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Manetti v. Prudential Property and Casualty Insurance Co.

New Jersey Superior Court, Appellate Division


Decided: June 19, 1984.

THOMAS P. MANETTI, PLAINTIFF-APPELLANT AND CROSS-RESPONDENT,
v.
PRUDENTIAL PROPERTY AND CASUALTY INSURANCE CO., DEFENDANT-RESPONDENT AND CROSS-APPELLANT

Ard, Morton I. Greenberg and Trautwein. The opinion of the court was delivered by Morton I. Greenberg, J.A.D.

Greenberg

[196 NJSuper Page 318]

The issue on this interlocutory appeal surprisingly seems never to have been decided in a reported appellate decision in this state: Is a party to an action for personal injury protection benefits entitled to a trial by jury?

This case arises from an automobile accident on September 21, 1979 in which plaintiff was operating a vehicle which he owned. He alleges that he sustained serious personal injury requiring medical treatment and as a consequence was unable to attend to his business and required nursing and housekeeping care. Plaintiff's vehicle was insured by defendant Prudential Property and Casualty Insurance Company. The policy included PIP benefits as required by the New Jersey Automobile

[196 NJSuper Page 319]

Reparation Reform Act, N.J.S.A. 39:6A-1 et seq. (No Fault Law).*fn1

On October 12, 1979 plaintiff submitted to defendant an application for PIP benefits including claims for medical expenses, income continuation and essential services. See N.J.S.A. 39:6A-4. Defendant made some payments but by notice of July 28, 1980 notified plaintiff that effective April 1, 1980 all payments for nursing services and housekeeping services were discontinued. It made this determination because two independent medical consultants determined that the need for the services was not consistent with the diagnosis given by plaintiff's physicians.

On September 17, 1981 plaintiff filed a complaint alleging that as a result of the accident, he sustained serious personal injury and had been and would be required to undergo extensive medical treatment, had been and would be unable to attend to his usual occupation and had been and would be required to obtain extensive nursing, housekeeping and other care. He stated that despite his making repeated demands upon defendant for lost income, medical expenses, nursing expenses and other necessary and related expenses under the PIP coverage, defendant had wrongfully refused to make these payments. Defendant filed an answer denying liability.

The case was scheduled for trial on April 3, 1984. Plaintiff desired a jury trial. Defendant objected on the procedural ground that plaintiff had not adequately made a demand for a jury trial and on the substantive ground that in any event plaintiff had no right to such a trial. The trial judge ruled that he would try the case without a jury. He decided that even though plaintiff had properly made his demand he was not entitled to a jury trial. The judge reached this result because he considered plaintiff's claim to be a ". . . creature of the legislature . . . [which] did not exist in the common law." On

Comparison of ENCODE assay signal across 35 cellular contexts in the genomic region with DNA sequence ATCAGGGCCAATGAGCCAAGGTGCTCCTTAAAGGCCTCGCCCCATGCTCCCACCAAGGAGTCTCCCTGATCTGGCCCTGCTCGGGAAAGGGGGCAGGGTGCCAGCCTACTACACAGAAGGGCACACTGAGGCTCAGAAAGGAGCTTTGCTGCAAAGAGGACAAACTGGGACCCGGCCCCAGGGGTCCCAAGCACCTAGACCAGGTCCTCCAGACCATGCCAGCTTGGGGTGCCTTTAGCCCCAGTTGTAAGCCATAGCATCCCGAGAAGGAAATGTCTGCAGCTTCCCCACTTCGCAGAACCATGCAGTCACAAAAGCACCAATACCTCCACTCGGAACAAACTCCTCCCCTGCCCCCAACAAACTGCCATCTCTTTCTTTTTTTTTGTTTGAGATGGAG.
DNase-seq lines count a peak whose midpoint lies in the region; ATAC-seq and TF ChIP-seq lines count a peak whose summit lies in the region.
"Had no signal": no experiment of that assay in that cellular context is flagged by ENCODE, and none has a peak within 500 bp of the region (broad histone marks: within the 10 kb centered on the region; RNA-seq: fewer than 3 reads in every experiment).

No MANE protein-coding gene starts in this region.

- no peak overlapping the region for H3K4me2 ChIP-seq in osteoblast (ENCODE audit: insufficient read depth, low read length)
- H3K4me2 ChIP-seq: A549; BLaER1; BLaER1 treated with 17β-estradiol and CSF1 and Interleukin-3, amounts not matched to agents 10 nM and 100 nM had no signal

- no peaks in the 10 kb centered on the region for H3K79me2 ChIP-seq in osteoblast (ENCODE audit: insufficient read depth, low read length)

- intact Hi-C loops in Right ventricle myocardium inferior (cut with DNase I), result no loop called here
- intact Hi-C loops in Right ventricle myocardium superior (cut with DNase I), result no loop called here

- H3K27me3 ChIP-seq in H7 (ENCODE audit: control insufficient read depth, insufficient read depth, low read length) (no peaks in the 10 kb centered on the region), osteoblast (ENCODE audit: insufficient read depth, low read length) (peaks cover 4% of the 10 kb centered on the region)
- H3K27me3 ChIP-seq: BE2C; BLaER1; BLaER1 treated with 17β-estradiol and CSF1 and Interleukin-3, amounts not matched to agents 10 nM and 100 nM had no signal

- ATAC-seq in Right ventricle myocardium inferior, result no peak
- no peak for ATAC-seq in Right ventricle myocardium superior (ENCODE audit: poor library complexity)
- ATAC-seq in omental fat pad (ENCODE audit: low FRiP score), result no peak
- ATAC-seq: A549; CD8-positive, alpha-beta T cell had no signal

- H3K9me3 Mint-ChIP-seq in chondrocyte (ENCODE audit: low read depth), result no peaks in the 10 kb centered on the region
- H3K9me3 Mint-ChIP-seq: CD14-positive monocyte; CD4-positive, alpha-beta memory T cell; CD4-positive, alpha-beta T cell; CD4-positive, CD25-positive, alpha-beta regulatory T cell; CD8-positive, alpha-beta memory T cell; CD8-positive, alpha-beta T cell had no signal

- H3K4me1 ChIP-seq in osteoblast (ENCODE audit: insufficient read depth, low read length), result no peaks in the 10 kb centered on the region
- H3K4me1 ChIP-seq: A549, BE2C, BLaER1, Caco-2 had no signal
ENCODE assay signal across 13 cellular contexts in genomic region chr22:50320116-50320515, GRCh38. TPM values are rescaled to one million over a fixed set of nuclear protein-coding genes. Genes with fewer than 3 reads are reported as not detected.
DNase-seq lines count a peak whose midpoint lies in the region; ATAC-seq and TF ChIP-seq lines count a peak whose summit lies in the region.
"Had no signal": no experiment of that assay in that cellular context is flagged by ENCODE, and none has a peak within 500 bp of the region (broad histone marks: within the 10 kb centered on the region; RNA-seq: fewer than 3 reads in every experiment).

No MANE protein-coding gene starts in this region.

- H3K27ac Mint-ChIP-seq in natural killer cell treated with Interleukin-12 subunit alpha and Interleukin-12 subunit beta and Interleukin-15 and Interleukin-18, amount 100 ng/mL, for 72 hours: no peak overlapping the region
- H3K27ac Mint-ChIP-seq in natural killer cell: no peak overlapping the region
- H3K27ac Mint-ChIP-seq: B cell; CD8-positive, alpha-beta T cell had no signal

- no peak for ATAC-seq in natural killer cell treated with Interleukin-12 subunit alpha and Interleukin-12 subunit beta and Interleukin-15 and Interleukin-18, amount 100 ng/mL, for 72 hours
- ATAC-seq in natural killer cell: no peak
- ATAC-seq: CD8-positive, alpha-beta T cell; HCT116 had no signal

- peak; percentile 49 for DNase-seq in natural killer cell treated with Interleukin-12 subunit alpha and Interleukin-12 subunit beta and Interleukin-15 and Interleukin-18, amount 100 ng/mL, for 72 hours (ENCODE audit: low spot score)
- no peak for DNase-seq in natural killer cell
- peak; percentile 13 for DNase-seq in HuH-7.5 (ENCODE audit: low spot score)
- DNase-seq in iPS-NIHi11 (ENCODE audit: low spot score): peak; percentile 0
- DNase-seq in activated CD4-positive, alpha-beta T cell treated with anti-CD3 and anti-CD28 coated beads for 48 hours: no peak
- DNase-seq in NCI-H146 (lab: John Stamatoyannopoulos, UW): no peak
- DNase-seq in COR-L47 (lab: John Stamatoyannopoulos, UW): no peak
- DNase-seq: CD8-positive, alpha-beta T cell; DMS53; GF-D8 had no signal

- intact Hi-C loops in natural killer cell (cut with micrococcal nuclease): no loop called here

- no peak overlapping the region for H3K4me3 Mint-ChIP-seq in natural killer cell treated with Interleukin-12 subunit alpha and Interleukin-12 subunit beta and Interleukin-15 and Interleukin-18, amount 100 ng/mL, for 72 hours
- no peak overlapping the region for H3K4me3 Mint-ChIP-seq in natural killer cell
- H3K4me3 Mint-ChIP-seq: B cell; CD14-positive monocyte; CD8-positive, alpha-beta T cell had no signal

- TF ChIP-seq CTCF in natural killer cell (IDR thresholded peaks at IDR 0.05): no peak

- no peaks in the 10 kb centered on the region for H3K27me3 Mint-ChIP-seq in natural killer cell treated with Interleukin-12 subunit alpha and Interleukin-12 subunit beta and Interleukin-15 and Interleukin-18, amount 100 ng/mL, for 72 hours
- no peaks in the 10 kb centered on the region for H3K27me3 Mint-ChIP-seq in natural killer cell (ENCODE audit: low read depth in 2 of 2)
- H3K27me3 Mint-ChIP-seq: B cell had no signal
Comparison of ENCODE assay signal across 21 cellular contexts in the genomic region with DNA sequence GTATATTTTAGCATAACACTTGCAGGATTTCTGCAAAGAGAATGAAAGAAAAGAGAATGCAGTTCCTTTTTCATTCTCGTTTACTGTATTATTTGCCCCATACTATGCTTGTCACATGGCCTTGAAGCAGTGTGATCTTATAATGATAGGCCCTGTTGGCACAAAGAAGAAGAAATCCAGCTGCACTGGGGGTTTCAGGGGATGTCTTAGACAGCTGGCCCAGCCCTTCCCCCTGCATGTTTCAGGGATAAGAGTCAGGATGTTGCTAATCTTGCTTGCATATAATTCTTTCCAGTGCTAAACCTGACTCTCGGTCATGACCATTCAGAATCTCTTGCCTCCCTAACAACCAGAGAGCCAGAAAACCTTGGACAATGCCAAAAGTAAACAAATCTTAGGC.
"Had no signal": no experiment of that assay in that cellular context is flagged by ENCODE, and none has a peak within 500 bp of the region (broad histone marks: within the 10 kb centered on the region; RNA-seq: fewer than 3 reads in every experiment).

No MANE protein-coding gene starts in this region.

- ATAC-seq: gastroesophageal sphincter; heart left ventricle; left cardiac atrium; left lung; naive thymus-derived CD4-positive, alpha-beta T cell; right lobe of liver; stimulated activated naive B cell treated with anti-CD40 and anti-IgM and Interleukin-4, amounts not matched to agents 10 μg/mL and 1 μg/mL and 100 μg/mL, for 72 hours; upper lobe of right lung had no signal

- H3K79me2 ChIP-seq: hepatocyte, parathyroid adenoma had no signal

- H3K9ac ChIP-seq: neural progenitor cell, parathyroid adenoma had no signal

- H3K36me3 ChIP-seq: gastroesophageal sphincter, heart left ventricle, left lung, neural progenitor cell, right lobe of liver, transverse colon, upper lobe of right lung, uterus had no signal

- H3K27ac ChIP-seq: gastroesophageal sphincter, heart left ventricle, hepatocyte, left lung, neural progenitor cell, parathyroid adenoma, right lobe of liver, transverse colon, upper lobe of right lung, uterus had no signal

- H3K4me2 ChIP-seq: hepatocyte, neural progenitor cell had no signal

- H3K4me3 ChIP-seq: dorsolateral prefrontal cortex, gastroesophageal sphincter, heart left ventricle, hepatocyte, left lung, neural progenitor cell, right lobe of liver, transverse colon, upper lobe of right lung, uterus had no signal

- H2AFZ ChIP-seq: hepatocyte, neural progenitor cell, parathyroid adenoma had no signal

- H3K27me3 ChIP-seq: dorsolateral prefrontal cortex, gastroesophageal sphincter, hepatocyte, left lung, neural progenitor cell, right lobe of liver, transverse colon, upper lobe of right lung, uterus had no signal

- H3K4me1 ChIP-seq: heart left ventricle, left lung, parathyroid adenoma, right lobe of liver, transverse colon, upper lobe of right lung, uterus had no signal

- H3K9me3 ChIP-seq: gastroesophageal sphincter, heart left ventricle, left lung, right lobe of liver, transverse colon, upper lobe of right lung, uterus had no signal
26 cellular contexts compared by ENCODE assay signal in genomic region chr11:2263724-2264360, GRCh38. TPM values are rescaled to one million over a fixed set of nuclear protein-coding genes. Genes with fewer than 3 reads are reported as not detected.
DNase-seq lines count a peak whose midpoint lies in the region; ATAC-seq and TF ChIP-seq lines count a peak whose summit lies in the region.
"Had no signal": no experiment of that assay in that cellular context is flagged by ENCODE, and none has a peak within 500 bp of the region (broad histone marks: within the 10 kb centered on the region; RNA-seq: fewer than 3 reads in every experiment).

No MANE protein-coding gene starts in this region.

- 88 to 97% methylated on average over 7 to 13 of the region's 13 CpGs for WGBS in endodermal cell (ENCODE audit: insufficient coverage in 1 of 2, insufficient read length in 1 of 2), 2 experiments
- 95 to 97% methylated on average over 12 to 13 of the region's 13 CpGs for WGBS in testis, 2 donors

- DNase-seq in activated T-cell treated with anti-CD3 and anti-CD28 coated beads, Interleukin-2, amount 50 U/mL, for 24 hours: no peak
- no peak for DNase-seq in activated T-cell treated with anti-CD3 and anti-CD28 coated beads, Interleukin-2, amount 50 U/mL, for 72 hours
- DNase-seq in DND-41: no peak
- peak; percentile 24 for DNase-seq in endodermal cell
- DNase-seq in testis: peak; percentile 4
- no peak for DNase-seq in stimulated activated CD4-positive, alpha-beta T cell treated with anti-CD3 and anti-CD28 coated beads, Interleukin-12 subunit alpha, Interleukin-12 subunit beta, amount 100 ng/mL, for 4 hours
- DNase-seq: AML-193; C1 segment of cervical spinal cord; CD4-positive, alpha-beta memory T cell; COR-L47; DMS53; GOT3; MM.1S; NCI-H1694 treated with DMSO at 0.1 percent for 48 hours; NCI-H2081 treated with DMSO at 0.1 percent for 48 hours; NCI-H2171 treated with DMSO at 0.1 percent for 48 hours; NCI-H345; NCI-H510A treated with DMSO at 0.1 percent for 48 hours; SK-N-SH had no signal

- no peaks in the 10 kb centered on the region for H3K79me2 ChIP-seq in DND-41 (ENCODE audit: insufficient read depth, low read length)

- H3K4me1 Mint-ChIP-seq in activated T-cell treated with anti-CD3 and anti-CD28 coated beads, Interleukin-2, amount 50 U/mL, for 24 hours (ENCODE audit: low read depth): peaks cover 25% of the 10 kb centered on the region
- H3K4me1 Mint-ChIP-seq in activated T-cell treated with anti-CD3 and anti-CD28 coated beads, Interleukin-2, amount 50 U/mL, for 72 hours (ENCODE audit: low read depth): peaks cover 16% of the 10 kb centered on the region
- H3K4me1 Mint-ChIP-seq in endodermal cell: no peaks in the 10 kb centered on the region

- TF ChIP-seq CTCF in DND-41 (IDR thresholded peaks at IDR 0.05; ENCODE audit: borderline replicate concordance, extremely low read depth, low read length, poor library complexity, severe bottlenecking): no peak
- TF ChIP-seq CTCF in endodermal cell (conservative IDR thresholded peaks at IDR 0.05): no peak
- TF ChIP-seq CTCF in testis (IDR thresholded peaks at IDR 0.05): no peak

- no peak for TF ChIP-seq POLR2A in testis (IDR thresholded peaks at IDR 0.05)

[196 NJSuper Page 320]

June 1, 1984 the trial judge signed an order nunc pro tunc reflecting his determination. After the court's oral decision, plaintiff sought leave to appeal which we granted on April 5, 1984. We also granted defendant leave to appeal from the determination that an adequate jury trial demand had been made.

The issue raised by plaintiff's appeal involves construction of N.J. Const. (1947), Art. I, par. 9, which provides that "The right of trial by jury shall remain inviolate. . . ." This guarantee preserves the right to a jury trial as it existed at common law at the time the New Jersey Constitution of 1776 was adopted. Van Dissel v. Jersey Central Power & Light Co., 181 N.J. Super. 516, 525 (App.Div.1981), certif. den. 89 N.J. 409 (1982), vacated on other grounds and remanded U.S. , 104 S. Ct. 989, 79 L. Ed. 2d 224 (1984). Plaintiff asserts that his claim should simply be regarded as an action for breach of contract which at common law would give him a right of jury trial. Defendant, however, views the matter as a statutory action not existing at common law and thus not subject to a right of jury trial.

Unquestionably there is some support for plaintiff's view. Indeed in Milcarek v. Nationwide Ins. Co., 190 N.J. Super. 358, 365 (App.Div.1983), we recently characterized an action on an insurance policy to recover PIP benefits as a breach of contract case. But that description was given in a situation in which a claimant sought punitive damages because of the carrier's failure to make certain PIP payments.